An investigation into possible misuse of state equipment by the Ohio Lake Erie Commission's first executive director is expected to be concluded soon, an Ohio Highway Patrol spokesman has told The Blade.
Staff Lt. Michael Black said he was not allowed to go into specifics about the probe involving Jeffrey L. Busch, other than to say it is an "ongoing and pending investigation" that is expected to be finished in the coming weeks. The case is being done by the patrol's investigative unit in Findlay, Mr. Black said.
Mr. Busch was the state's choice to be the commission's first executive director when former Gov. George Voinovich opened its Lake Erie Office in Toledo in January, 1992.
Mr. Busch was placed on administrative leave Jan. 23 by the commission's chairman, Chris Jones, Ohio EPA director, after allegations surfaced that Mr. Busch used his computer for unauthorized purposes, Heidi Griesmer, Ohio EPA spokesman, said.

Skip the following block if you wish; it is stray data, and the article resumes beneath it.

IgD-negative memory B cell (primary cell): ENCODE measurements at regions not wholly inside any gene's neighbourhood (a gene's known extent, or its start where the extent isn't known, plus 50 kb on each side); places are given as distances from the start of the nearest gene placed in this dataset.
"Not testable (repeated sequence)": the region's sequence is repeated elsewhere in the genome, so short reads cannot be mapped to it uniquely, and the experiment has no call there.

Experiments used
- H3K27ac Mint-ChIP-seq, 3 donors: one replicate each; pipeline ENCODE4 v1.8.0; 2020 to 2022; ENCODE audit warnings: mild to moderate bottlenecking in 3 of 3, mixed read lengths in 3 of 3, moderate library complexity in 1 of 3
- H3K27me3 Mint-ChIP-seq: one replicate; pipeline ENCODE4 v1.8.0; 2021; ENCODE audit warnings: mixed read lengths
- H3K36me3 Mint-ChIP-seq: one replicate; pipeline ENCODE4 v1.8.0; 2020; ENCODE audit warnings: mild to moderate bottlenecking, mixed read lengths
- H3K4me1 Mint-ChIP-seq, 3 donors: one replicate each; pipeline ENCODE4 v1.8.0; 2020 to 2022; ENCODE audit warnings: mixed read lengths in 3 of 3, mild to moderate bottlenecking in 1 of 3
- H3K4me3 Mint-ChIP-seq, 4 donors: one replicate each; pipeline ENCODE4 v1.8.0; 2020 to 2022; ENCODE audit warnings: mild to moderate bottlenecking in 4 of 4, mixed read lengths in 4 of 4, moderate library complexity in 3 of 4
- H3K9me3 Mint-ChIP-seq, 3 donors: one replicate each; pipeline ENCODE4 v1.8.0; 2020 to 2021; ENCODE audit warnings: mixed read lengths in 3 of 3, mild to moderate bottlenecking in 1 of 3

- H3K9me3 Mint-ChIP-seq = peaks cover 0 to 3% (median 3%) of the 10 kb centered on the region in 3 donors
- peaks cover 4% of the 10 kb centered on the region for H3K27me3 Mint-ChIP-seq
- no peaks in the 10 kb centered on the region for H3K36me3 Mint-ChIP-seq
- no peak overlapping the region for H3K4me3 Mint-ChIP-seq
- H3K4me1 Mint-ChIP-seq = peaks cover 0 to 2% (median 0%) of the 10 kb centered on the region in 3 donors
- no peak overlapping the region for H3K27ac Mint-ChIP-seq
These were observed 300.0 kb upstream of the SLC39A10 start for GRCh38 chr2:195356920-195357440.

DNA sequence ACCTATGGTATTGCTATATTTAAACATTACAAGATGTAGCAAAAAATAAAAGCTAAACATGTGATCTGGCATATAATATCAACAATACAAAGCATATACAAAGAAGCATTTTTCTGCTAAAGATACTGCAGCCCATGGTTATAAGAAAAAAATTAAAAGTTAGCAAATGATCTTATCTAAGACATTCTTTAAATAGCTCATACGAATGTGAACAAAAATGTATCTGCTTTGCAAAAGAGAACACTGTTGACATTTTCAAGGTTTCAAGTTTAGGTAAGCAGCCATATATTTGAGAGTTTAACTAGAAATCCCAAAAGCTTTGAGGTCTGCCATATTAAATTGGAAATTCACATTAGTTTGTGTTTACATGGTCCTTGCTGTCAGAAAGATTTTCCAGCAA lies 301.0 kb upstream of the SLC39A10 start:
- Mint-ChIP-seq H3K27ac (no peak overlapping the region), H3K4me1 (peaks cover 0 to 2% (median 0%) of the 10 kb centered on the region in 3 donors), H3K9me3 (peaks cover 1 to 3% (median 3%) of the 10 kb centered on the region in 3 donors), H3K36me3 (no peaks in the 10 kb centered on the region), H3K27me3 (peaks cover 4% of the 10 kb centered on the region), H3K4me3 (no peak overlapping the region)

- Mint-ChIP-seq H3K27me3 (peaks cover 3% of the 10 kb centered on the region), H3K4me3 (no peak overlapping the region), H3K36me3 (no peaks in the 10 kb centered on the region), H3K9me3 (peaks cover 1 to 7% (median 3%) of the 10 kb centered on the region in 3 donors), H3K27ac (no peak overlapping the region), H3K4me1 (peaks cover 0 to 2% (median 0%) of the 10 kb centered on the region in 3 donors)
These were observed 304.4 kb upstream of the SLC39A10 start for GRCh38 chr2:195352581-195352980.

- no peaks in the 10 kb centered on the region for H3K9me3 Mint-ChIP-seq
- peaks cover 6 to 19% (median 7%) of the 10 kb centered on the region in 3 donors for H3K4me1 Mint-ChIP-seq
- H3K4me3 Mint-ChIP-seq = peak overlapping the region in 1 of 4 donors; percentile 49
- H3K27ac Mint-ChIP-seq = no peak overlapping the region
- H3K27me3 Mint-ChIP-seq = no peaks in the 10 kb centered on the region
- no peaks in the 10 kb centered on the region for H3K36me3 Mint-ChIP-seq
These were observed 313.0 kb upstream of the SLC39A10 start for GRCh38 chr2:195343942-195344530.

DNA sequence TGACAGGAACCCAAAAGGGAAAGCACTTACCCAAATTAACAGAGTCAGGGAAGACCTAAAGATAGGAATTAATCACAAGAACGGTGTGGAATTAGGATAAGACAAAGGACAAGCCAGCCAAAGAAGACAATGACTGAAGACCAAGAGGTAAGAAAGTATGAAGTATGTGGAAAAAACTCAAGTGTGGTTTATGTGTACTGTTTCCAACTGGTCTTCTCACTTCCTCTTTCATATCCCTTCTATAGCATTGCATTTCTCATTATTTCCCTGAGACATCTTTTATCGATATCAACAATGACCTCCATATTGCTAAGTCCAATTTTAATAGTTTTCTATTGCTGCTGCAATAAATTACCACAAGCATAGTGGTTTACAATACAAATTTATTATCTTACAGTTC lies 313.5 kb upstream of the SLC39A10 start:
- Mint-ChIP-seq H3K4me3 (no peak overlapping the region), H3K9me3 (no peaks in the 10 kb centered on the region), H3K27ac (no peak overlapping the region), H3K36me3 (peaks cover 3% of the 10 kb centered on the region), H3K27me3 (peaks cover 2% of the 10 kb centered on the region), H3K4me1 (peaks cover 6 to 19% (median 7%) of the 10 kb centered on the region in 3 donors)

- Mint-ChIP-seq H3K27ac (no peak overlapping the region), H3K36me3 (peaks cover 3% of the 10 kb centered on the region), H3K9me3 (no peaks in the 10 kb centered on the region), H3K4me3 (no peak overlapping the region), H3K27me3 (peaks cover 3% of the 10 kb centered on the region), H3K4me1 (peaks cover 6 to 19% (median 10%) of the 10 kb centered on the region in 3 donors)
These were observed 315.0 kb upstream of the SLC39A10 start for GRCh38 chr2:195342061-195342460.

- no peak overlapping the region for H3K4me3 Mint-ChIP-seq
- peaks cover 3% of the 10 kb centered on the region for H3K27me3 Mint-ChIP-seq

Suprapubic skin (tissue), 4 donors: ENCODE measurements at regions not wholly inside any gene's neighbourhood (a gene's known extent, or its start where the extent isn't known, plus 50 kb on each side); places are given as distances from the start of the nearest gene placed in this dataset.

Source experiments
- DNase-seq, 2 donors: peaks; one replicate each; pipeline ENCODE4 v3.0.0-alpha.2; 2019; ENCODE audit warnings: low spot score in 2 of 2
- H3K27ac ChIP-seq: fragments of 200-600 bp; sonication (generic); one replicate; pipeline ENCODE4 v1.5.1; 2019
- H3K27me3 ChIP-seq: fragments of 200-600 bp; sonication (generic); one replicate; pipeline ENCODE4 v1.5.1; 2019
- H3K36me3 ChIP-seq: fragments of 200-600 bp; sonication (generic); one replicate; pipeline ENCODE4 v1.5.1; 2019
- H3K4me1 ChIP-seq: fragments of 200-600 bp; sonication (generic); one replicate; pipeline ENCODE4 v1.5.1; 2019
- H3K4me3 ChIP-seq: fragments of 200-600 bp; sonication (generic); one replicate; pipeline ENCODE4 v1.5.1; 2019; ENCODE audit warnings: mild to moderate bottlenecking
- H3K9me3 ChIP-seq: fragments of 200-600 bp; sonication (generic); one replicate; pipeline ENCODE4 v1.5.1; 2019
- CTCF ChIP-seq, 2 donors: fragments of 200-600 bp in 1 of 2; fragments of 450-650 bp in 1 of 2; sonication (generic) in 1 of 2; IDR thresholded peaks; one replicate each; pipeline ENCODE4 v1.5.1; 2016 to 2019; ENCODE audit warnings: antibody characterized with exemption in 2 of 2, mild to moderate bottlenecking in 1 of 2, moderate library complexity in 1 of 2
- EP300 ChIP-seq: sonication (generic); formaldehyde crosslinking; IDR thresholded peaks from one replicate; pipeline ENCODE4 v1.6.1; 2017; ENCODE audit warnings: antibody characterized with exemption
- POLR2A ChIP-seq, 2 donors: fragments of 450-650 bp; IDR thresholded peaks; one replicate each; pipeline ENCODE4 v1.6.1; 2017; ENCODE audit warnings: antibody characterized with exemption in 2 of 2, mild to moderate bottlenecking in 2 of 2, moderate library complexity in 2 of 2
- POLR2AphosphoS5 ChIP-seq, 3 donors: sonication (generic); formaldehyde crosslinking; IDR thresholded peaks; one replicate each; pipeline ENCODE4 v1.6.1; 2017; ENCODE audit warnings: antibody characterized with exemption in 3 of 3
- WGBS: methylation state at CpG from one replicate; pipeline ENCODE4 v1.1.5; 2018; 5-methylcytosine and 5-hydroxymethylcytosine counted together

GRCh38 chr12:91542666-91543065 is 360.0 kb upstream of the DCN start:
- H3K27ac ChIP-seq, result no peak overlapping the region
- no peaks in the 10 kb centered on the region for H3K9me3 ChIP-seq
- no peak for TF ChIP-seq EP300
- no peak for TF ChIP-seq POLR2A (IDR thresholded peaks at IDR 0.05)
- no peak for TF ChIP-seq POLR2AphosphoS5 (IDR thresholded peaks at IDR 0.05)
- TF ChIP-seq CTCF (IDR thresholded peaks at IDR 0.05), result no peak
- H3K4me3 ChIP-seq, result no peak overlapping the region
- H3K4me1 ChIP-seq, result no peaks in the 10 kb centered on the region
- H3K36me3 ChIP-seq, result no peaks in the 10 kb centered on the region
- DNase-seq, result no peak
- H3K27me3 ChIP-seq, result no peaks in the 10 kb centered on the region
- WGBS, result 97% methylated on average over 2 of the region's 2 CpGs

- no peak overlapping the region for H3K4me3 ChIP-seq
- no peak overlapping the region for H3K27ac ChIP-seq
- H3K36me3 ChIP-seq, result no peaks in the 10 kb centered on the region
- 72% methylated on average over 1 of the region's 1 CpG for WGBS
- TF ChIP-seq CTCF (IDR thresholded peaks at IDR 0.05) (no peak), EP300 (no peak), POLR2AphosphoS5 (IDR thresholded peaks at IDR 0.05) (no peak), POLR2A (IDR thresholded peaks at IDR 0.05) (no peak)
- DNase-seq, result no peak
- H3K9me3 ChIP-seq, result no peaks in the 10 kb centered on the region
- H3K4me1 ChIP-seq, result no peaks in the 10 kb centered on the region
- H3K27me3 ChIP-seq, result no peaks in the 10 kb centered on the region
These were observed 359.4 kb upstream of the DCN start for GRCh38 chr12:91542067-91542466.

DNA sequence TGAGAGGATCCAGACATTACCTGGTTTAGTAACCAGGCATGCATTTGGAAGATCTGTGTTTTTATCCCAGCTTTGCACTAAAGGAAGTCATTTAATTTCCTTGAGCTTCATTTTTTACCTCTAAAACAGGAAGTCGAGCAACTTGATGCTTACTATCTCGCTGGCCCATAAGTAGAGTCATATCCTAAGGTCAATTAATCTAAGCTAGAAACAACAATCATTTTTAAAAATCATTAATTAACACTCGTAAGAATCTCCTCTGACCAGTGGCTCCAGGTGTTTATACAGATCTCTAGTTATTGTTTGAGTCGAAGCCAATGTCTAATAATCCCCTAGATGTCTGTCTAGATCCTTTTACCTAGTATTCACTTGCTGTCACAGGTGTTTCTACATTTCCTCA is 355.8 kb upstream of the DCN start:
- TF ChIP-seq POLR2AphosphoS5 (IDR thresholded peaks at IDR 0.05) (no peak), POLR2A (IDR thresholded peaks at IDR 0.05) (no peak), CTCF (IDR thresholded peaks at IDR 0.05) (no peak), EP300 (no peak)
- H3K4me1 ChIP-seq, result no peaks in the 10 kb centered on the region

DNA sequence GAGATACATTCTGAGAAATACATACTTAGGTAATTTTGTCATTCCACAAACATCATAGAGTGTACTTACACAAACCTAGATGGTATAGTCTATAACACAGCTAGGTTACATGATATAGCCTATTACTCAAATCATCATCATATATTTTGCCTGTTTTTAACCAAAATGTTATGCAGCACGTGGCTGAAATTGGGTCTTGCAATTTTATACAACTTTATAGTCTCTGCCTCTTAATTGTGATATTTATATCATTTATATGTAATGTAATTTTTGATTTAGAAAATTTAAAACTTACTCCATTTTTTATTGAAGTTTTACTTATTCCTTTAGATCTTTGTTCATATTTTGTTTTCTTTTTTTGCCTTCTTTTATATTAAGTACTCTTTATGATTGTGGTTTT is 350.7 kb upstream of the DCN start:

At the request of Mr. Jones, Mr. Busch resigned, effective Jan. 30.
Edwin J. Hammett, longtime chief of the Ohio EPA's northwest district office in Bowling Green, has served two days a week as the commission's interim executive director since Mr. Busch resigned.
Mr. Hammett retired from the Ohio EPA on June 30, and was recently named the commission's permanent executive director.
Mr. Busch was drawing a $69,264 annual salary at the time he resigned.
Mr. Hammett was being paid $80,433 a year to run the Ohio EPA's district office.
He will be paid an hourly rate of $41.62 as the commission's new executive director, with the expectation that he will work an average of 20 hours a week. That translates to a part-time salary of about $43,285 a year.
In addition to his 16 years with the Ohio EPA, Mr. Hammett worked 12 years at the Toledo Metropolitan Area Council of Governments. He also worked at the Ohio Department of Natural Resources and the Ohio Conservation Foundation.
The Lake Erie Commission is comprised of directors from the Ohio EPA and five other state departments: natural resources, agriculture, transportation, development, and health.
It oversees a number of Lake Erie programs intended to educate people about the lake and protect it as a resource.
It administers a number of water-quality and ecosystem research grants.
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